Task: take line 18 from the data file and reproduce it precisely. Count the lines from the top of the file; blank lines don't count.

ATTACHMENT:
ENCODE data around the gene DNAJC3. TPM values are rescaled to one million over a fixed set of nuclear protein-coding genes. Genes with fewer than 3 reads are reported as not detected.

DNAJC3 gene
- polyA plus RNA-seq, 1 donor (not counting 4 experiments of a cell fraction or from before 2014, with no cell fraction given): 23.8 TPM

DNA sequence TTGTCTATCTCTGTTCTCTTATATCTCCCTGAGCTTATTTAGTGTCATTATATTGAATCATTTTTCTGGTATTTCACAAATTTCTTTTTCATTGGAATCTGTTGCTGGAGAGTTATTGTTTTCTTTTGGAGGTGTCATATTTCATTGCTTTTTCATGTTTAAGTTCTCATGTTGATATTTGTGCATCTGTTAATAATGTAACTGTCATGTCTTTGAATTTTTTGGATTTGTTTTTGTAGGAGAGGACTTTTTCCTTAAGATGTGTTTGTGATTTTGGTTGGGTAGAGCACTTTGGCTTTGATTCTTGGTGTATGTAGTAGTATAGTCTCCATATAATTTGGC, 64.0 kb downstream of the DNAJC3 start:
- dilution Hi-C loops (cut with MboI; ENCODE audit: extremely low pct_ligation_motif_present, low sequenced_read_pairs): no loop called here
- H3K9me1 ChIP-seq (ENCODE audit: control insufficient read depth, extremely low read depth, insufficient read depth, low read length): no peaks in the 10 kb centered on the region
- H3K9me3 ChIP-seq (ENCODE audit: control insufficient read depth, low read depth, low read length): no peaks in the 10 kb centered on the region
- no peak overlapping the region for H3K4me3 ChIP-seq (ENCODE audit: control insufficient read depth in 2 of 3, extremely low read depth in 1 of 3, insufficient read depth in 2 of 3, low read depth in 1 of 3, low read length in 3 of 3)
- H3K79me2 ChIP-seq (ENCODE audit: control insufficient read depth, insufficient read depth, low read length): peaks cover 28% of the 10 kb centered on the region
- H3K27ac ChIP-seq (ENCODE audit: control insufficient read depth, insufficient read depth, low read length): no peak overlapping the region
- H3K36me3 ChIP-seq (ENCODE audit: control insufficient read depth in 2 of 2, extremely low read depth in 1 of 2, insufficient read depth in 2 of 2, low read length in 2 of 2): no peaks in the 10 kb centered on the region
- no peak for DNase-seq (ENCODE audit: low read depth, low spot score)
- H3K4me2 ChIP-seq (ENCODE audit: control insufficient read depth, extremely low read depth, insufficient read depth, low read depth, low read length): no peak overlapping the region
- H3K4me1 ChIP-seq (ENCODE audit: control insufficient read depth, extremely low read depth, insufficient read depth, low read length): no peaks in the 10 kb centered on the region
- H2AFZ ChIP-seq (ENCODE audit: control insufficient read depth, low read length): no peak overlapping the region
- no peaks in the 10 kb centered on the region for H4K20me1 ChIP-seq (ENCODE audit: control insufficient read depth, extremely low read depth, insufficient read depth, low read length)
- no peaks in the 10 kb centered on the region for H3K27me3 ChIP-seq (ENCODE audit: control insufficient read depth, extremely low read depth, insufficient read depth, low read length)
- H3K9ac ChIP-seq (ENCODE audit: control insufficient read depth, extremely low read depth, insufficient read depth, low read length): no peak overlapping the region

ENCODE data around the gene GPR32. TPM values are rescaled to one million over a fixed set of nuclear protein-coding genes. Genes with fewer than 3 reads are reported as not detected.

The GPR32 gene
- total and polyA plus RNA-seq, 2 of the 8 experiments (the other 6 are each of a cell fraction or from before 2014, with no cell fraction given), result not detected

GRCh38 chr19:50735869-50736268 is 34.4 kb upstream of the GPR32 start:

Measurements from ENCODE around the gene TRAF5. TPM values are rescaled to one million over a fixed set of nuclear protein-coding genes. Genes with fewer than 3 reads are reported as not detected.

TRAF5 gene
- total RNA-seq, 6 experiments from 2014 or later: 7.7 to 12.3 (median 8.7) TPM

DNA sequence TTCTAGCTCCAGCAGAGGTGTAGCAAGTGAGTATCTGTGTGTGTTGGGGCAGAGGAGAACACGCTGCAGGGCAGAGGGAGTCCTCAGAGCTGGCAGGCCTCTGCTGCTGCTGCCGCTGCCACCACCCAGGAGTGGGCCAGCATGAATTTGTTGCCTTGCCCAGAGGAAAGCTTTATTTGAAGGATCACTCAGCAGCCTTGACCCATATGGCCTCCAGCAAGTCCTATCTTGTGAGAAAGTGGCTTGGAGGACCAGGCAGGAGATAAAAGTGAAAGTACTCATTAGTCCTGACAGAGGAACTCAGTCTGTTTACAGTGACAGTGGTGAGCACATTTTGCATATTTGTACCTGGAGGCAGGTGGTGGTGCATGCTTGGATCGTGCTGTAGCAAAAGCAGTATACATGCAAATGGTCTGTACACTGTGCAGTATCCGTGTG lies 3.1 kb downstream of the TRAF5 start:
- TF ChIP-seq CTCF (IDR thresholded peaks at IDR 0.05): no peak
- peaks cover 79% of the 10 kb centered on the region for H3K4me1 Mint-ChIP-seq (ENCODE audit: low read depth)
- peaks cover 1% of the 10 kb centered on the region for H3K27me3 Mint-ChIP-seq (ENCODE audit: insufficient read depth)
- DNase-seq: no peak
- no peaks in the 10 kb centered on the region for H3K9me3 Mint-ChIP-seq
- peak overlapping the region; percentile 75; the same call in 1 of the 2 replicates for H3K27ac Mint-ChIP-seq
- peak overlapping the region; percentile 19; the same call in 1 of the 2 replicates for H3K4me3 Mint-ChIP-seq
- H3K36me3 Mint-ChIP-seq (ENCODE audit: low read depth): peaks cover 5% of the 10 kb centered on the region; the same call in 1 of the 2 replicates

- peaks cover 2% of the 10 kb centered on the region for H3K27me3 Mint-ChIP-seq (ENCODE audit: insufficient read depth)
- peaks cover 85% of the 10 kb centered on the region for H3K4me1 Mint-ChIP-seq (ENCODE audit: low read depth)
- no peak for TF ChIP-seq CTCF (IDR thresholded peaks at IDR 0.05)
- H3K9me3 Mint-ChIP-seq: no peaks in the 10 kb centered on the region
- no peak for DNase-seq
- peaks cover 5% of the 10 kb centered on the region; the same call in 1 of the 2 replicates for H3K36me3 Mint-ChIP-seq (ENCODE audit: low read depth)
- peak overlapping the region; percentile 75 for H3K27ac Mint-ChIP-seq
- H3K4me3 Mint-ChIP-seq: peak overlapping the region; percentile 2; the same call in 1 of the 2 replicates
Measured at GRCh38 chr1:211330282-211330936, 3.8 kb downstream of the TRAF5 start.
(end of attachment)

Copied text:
- H3K9ac ChIP-seq (ENCODE audit: control insufficient read depth, extremely low read depth, insufficient read depth, low read length): no peak overlapping the region